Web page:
DVD: Lavender Limelight

Director: Various

Cast: Various

Year: 1997

Rated: not rated

US DVD release date: 2009-05-19

Distributor: First Run

Rating: 8

Image: http://images.popmatters.com/film_art/l/lavelime-cover.jpgInterspersed with each interview are clips from the films being discussed. Each woman offers her own experiences in life and in her work, but the subjects covered by each interviewee are not uniform. The filmmaker allows for the difference in these women by not offering a stock set of questions and answers.

One thing that is immediately striking about this documentary is the distance of the filmmaker, Marc Mauceri. Even when directly addressed by one of the films’s subjects, Mauceri manages to keep the focus on the interviewee. Further, the questions that each woman is answering are displayed briefly on screen rather than verbally. Thus, only the women being featured are doing the talking in this documentary. This is refreshing and certainly a conscious choice by the director to keep the space of the documentary a female space.

Lesbian Nation includes this documentary as well as four short films: Carmelita Tropicana: Your Kunst is Your Waffen by Ela Troyano, Jumping the Gun by Jane Schneider, Little Women in Transit by Barbara Heller, and Playing the Part by Mitch McCabe. Each has something different to offer and shows the diversity of films by lesbian women.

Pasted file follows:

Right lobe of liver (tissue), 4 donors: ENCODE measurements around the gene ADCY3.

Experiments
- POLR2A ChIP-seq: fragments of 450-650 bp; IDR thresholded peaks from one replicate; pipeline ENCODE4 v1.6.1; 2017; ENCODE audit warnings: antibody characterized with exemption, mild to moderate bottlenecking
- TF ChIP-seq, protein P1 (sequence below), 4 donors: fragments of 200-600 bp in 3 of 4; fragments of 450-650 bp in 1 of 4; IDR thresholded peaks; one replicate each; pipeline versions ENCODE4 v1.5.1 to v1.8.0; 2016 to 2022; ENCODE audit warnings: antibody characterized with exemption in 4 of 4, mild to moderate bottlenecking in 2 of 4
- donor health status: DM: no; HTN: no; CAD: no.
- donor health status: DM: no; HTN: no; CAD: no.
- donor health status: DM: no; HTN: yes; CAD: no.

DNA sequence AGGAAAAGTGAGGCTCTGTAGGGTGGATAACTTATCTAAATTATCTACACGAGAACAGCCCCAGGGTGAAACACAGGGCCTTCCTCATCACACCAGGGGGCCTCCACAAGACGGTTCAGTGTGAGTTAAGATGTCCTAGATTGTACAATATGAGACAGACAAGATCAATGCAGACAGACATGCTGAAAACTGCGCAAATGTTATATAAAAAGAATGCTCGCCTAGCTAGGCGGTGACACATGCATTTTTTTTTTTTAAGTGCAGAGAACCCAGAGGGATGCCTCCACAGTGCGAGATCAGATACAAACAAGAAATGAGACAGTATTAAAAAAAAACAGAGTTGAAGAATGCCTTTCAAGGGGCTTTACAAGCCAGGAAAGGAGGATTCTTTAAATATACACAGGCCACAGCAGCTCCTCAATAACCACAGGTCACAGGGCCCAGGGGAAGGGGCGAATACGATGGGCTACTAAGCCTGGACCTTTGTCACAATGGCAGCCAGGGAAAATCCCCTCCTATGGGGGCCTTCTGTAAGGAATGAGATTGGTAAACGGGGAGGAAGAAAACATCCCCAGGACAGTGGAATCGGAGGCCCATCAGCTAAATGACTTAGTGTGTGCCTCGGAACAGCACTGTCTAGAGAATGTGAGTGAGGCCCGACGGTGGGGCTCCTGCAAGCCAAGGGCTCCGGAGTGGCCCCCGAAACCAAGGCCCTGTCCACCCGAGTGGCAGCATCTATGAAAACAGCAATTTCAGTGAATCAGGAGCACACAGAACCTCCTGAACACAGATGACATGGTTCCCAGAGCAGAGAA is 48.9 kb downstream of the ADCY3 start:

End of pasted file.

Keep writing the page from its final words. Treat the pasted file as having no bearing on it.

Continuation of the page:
For instance, Carmelita Tropicana is campy and silly; Jumping the Gun is playful fantasy; and Playing the Part is a kind of meditation on the process of coming out. Little Women in Transit will remind anyone who has endured that family car trip of their childhood; however, it also reminds us how difficult it can be for children to navigate sexual identity.

This collection would be stronger with the addition of some biographical information about the filmmakers or with some commentary from some of the filmmakers featured on Lavender Limelight. However, the films also speak for themselves and are given context, albeit indirectly, through Lavender Limelight.

While the subtitle of Lavender Limelight could be a bit misleading for someone looking for a documentary about lesbian representations in film, my only complaint about these releases is couched in praise. Both of these DVDs offer the work and wisdom of women who can be viewed as the “first wave” of lesbian filmmakers. Their groundbreaking work, the struggles each undertook to make her films, and the stories that accompany both their life and work are worth telling and must be recorded and collected for posterity.

But such collections make me wonder: where are all the lesbian filmmakers today? Perhaps we will see this second wave compiled and released by First Run Features within a shorter time frame than the first. In the meantime, the Girls on Film collections from Power Up or organizations like the United Kingdom’s Girls On Film can give us a taste of the films and women who have been inspired by the pioneers of Lavender Limelight and Lesbian Nation.

See also: The Collected Works of Cheryl Dunye

Power Up (July 15th they debut a new website but I am not sure if the domain name will change or not)